Listening to all the rhetoric, Americans with short memories might believe that those in Washington only have the best interests of the country at heart.

But the rest of us remember how this whole sequestration fiasco really happened. It was their idea – Republicans and Democrats, the White House and Congress. All guilty.

"The idea was that no sane person would allow such cuts to happen," Bob Schieffer, host of CBS News' "Face the Nation," said on that show Sunday. "Well, guess what. Even Washington managed to underestimate its own ineptitude."

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Energy investing

Will Environmentalists Kill the Keystone XL Pipeline?

For more than four years, the controversial Keystone XL pipeline has been at the center of a heated battle between opponents and supporters.

Those who favor the 1,700-mile extension of the pipeline see it as a step toward North American energy independence and a source of tens of thousands of jobs.

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State of the Union Speech to Disguise True Obama Agenda

In his State of the Union speech Tuesday night, U.S. President Barack Obama will risk the ire of Republicans by telling the nation the government needs to spend more money to restore economic prosperity.

President Obama will spend much of his fifth State of the Union address outlining several new initiatives aimed at bringing relief to middle-class Americans hard hit by the Great Recession, White House officials have told several major news organizations.

"Our single biggest remaining challenge is to get our economy in a place where the middle class is feeling less squeezed, where incomes sustain families," a senior administration official who had seen a draft of the speech told The Washington Post.

But while the U.S. economy will be the overriding theme of President Obama's State of the Union speech, many of the proposals will not coincidentally advance many of the president's other favorite issues, such as climate change and education.

According to those who have seen the speech, President Obama is expected to announce initiatives in education, infrastructure, clean energy and manufacturing. White House officials told The New York Times that the cost of these proposals would be offset by savings elsewhere in the budget – or new revenues.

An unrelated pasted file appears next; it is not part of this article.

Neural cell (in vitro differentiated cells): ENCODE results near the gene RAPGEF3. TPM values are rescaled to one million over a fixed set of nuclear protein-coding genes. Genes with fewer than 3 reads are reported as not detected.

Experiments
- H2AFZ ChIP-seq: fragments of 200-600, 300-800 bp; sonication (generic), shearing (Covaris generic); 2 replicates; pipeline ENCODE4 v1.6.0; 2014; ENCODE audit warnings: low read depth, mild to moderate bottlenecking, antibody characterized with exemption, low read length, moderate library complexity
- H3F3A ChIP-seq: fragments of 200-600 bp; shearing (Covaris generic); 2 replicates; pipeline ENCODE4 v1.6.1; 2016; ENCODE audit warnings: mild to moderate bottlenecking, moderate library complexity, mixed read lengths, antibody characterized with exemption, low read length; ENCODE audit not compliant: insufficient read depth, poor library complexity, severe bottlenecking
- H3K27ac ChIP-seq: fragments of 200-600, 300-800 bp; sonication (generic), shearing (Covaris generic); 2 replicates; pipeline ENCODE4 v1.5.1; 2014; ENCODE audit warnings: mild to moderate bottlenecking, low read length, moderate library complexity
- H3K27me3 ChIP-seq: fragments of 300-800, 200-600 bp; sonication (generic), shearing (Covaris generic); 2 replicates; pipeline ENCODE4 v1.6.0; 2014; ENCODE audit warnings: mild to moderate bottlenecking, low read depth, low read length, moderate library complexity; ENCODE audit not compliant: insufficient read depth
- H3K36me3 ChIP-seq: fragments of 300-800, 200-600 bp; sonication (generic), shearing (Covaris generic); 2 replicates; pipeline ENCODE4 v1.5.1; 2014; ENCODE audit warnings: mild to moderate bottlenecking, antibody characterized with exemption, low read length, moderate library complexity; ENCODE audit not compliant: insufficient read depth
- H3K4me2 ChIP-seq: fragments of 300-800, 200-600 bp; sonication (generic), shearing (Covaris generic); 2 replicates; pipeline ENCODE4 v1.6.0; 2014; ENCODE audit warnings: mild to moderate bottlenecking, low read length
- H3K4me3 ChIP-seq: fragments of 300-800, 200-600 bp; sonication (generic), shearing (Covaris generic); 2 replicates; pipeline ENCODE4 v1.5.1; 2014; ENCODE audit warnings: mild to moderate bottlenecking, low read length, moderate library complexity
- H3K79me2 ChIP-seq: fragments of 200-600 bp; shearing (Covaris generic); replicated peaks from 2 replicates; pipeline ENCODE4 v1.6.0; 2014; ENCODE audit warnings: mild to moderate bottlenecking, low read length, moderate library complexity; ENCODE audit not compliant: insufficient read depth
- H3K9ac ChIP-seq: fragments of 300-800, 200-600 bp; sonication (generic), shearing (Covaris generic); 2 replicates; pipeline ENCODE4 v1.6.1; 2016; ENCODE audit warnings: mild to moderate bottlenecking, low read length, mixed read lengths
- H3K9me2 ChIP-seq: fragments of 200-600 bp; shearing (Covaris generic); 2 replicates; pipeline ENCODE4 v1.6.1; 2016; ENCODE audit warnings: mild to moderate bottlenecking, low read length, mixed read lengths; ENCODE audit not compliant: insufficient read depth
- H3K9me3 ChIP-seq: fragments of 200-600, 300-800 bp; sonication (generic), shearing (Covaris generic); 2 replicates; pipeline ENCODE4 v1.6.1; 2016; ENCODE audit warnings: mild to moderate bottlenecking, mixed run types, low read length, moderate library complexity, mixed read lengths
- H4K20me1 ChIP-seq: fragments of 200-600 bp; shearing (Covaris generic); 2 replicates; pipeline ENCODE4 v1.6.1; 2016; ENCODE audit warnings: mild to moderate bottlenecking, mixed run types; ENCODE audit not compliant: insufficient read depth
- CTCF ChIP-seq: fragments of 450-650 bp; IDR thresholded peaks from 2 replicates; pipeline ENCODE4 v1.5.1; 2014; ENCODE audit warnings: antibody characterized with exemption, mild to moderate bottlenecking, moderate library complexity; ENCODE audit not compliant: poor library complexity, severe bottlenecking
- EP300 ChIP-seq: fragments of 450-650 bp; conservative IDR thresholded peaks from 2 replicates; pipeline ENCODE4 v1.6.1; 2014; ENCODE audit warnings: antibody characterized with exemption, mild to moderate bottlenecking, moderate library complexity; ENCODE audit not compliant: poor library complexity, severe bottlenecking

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Will John Kerry Kill the Keystone XL Pipeline?

When new U.S. Secretary of State John Kerry met Friday with Canadian Foreign Minister John Baird in Washington, the talk turned to the fate of the controversial Keystone XL pipeline.

Kerry said the controversial $7 billion Keystone XL pipeline project would undergo a "fair and transparent review," adding he expects to make a decision "near-term" on whether to move forward with it. The State Department has final say over the pipeline because it traverses international borders.

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Top News

Government S&P Lawsuit: Who's Next?

A massive U.S. government S&P lawsuit has no doubt hurt the fortunes of Standard & Poor's parent company The McGraw-Hill Companies Inc. (NYSE: MHP), whose shares have dropped 25% since it was filed.

But the collateral damage could spell bad news for a number of parties and has implications even for the overall health of the U.S. economy.

The Justice Dept., joined by attorneys general from 16 states, unveiled a case accusing S&P of fudging its ratings of subprime mortgages to make the toxic securities appear better than they were.

The federal government is seeking $5 billion in penalties — more than five times what S&P made in 2011 — to cover losses to investors in federally insured banks and credit unions. Separate suits filed by individual states could more than double that figure.

It's the first time the government has taken action against a credit rating agency over illegal behavior tied to the recent financial crisis.

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The Real Cost of Obamacare

Like it or not, in less than a year – January 2014 – the core of U.S. President Barack Obama's healthcare reform goes into effect – and recent data show the cost of Obamacare will be quite high.

The statistics are startling, seeing as the intent of Obamacare was to reduce overall medical costs in the country – one big reason government spending is running wild – by improving access to treatment for Americans. An additional 30 million Americans are expected to be covered under Obamacare.

But new reports estimate the new healthcare system could cost about $1.3 trillion over the next 10 years.

That means the original outcome – which President Obama said would be to "cut the cost of a typical family's premium by up to $2,500 a year" – is far from reality.

Here's a breakdown of what Obamacare will really cost you – and your job could be included.

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Top News

Why Did the U.S. Government Sue Standard & Poor's?

The U.S. Justice Department slapped Standard & Poor's Rating Services with a lawsuit claiming the agency sidestepped its own standards when rating mortgage bonds that collapsed during the financial crisis, resulting in billions of dollars in losses for investors.

U.S. Attorney General Eric Holder's civil charges, filed late Monday against S&P, are the first federal enforcement charges against a credit rating firm over the financial crisis.

Reports say the government is going after S&P to the tune of more than $1 billion.

Following a report in The Wall Street Journal Monday afternoon that the government planned to file the suit, S&P acknowledged it was expecting the action and claimed the firm was being wrongly punished by the U.S. government for "failing to predict" the housing meltdown or financial crisis.

New York-based S&P, one of the three major rating firms, has denied any wrongdoing. The firm said in a statement before the government filed the suit that it would be "entirely without factual or legal merit."